clock menu more-arrow no yes mobile

Filed under:

2011 MLB Playoffs: The Detroit Tigers' Manifest Destiny

Five years after making a surprising run to the World Series and coming up short against the Cardinals, the Tigers are back in the playoffs and must get through the Yankees again in the ALDS en route to a World Championship.

Getty Images

A World Series Championship is the 2011 Detroit Tigers' destiny.

In 2006, the Tigers were a relatively young, PFP-deficient team that more than satisfied their fan base by simply making it to the World Series. Magglio Ordonez's walk off home run in Game 4 of the ALCS to send the Tigers to their first World Series since 1984 was certainly celebrated like it was enough. Obviously, any self respecting Tigers fan would've loved to see them win the World Series that year -- and I still believe they should've won it all -- but the 2006 World Series participants exceeded expectations that season by far and large, and it was extremely special nonetheless for fans who had gone through lifelong Tigers futility.

Five years later, the Tigers are back in the postseason, but on a little bit different terms. This time they clinched by winning their first Central Division title, which they had blown in the final days of the 2006 season. The Central Division conquering in 2011 was the result of boasting a much better lineup and pitching staff. Verlander, who was a rookie in 2006, is now considered by most to be the veteran who has discovered how to pitch like the ace that his stuff always indicated he'd be. Of course, I don't think what Kenny Rogers did in '06 will be duplicated, but if there's one guy who could do it, it is Verlander.

Additionally, everything has gone right for the Tigers leading up to the playoffs. They made a couple under the radar, landscaping moves around the trade deadline that have turned out to be absolute game-changers.

The first deal was for Wilson Betemit, who replaced Brandon Inge's unacceptable bat in the lineup. Betemit is hitting a cool .292/.346/.871 since being acquired.

The trade for Doug Fister from the Mariners, in the all-time greatest trade of names, may turn out to be the greatest trade in Tigers' history, though. Originally meant to only shore up the rotation, he is 8-1 with a 1.79 ERA in 70 1/3 innings with Detroit and earned himself the privilege of following Verlander in the rotation for a Game 2 start in New York. Verlander said it best: "Fister is overpowering people with overpowering stuff."

After Fister, the Tigers made a shocking intra-division, intra-series trade with the Twins for Delmon Young, who had been struggling this season after a breakout 2010 campaign. Since the trade and plugging Dmitri's brother immediately into the three hole in front of Miguel Cabrera, he has eight homers in 40 games after only having four all year with the Twins.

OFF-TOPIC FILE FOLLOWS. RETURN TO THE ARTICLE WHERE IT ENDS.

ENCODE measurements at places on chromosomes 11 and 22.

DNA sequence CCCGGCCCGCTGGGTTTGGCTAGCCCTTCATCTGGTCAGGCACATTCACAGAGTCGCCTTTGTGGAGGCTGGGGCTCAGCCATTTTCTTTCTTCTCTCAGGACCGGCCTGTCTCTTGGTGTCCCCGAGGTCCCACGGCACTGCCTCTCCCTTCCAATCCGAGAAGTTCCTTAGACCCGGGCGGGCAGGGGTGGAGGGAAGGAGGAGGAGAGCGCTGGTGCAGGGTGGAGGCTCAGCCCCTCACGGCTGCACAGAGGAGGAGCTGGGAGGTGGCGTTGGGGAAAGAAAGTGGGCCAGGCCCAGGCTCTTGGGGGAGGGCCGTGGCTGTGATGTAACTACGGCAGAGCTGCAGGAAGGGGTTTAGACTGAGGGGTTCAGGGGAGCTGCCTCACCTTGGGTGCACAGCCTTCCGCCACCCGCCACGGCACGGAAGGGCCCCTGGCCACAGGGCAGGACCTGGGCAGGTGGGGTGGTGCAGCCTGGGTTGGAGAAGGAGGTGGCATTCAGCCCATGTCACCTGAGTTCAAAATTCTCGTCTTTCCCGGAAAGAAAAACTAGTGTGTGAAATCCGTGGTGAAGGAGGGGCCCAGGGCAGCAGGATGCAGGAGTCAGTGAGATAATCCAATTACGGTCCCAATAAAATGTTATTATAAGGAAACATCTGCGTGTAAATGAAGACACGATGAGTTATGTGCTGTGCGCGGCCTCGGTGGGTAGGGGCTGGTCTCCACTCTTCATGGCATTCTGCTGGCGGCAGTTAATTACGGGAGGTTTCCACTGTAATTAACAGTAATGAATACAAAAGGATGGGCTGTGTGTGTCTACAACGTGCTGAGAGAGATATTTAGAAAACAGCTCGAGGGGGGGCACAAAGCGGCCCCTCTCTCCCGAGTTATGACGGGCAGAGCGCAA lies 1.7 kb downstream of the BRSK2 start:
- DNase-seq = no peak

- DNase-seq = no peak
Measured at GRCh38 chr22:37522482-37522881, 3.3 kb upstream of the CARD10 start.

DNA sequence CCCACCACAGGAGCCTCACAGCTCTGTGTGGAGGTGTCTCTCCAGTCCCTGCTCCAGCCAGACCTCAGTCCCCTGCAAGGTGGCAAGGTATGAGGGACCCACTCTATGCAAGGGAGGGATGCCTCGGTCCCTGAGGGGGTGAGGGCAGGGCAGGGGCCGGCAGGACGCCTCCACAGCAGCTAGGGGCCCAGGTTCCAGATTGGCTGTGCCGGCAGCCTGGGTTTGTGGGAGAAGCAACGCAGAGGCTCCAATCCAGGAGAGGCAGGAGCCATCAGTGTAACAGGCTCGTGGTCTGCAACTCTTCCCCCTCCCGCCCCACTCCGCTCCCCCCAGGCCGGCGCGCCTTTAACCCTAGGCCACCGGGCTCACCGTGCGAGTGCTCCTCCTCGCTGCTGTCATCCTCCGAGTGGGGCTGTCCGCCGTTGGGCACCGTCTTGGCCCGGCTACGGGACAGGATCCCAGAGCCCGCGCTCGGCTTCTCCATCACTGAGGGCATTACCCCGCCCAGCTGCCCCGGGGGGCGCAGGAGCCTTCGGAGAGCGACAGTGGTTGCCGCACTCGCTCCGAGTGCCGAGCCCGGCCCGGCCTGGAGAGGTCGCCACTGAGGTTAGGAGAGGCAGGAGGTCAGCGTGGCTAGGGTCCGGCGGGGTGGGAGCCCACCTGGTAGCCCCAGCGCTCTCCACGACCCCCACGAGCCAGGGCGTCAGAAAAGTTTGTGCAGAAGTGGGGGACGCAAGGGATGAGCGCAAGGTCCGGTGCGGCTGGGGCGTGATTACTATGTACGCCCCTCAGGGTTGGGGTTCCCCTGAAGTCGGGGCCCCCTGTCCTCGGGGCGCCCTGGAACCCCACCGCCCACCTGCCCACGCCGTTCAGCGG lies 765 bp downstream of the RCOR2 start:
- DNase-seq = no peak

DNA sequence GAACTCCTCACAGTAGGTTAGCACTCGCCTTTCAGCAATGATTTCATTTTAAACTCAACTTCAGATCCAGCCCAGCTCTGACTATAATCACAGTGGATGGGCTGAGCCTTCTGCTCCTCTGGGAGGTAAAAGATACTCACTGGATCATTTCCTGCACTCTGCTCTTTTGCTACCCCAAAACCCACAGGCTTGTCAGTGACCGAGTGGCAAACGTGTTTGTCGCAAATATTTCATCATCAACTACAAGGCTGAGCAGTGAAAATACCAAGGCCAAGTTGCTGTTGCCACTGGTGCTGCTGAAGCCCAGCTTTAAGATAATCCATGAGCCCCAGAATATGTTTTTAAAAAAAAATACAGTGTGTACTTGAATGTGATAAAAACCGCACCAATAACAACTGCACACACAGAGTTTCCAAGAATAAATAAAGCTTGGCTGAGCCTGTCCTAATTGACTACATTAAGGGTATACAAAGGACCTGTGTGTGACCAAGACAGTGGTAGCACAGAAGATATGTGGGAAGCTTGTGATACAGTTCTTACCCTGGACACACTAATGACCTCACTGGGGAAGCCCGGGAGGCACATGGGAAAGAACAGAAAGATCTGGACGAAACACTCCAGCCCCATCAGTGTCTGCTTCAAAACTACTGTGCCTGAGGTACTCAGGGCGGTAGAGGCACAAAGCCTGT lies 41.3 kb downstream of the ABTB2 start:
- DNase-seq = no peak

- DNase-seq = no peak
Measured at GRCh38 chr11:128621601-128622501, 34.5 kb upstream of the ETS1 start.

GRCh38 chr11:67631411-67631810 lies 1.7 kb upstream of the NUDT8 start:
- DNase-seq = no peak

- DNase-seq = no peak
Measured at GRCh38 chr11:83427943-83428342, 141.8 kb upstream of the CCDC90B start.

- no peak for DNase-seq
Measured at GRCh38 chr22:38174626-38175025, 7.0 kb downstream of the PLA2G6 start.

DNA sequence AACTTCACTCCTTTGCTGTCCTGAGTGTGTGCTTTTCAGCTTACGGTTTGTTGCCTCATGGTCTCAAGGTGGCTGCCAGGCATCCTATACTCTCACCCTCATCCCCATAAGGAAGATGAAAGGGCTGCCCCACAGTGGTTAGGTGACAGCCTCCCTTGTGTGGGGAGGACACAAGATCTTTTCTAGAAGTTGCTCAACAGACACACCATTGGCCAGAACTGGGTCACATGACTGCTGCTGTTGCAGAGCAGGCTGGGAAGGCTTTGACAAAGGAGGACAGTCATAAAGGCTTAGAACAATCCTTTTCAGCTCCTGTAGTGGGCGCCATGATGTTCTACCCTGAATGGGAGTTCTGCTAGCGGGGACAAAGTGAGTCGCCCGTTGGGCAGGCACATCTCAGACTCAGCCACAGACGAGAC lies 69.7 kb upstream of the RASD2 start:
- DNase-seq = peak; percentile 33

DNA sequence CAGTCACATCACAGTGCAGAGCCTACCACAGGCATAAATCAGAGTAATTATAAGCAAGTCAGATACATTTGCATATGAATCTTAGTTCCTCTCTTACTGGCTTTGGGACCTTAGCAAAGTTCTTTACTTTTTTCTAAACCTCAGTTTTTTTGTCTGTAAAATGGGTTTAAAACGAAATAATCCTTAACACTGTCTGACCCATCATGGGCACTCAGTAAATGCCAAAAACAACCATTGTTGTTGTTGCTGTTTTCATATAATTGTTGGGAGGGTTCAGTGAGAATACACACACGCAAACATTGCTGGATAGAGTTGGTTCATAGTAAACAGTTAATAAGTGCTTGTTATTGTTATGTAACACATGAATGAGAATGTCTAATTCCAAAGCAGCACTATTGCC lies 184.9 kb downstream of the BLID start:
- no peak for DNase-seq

The trades also provided, as Dombrowski put it, a punch in the arm to the rest of the team, too. Magglio Ordonez, who was hitting .223/.280/.576 at the time of the Delmon trade, is hitting .385/.397/.874 since, facing mostly just lefties, as he will against the Yanks. Even the lost-hitter Brandon Inge is hitting .278/.355/.799 since being recalled from Triple-A Toledo in mid-August. And how is the already perennial MVP candidate Miguel Cabrera doing since Delmon Young was plugged in front of him in the lineup (with Victor Martinez still behind him)? Oh, only a .421/.520/1.196 hitting line with seven home runs and 30 RBI.

In all, the Tigers' roster touts not just one, but a group of some of the best players at their respective positions in baseball: Justin Verlander (Cy Young winner-to-be and potential MVP), Miguel Cabrera (Batting Champ, potential MVP), Victor Martinez (one of the best hitters in baseball with RISP and, well, period), Alex Avila (best hitting catchers in baseball), Jhonny Peralta (career year and one of the best offensive shortstops in the AL), Austin Jackson (potential Gold Glove, actual game-saving center fielder), Fister (as a Tiger, one of the best pitchers) and Jose Valverde (49-for-49 in saves, enough said). Other teams can't list as extensive of a list.

Unlike 2006, fans kind of expect the Tigers to beat the Yankees, who have home field advantage again, and then march to a World Series Championship. Frankly, anything less would be an absolute disappointment to me. It wouldn't take away from how fun the regular season was, but it would certainly leave a lot to be desired. It'd be like driving the family to Disney World and leaving once you entered the parking lot. The ride has its ups (we're really doing it!) and downs (are we there yet? I have to pee), and the overall anticipation of getting there is thrilling, but getting turned away at that point would be devastating. (And, if you're wondering, I'd liken 2006 more to how I'd imagine a surprise rave would be if the mind altering you know ran out.)

And, it's like, uh, destiny, man.

The Tigers won nine games in a row this regular season; the last time they did that was 1984 when they won the World Series. The Tigers then won their 10th game in a row this season the next night; the last time they did that was in 1968 ... a year they won the World Series. Then, their 11th straight. And then 12th. The last time they did that was in 1934, a year they LOST in the World Series.

The next time the Tigers have an 11 or 12-game winning streak, they'll be able to say the last time that happened was 2011, when the Tigers WON the World Series, just like the teams that previously achieved 9 and 10 straight wins before this year's team.

It all starts tonight with Game 1.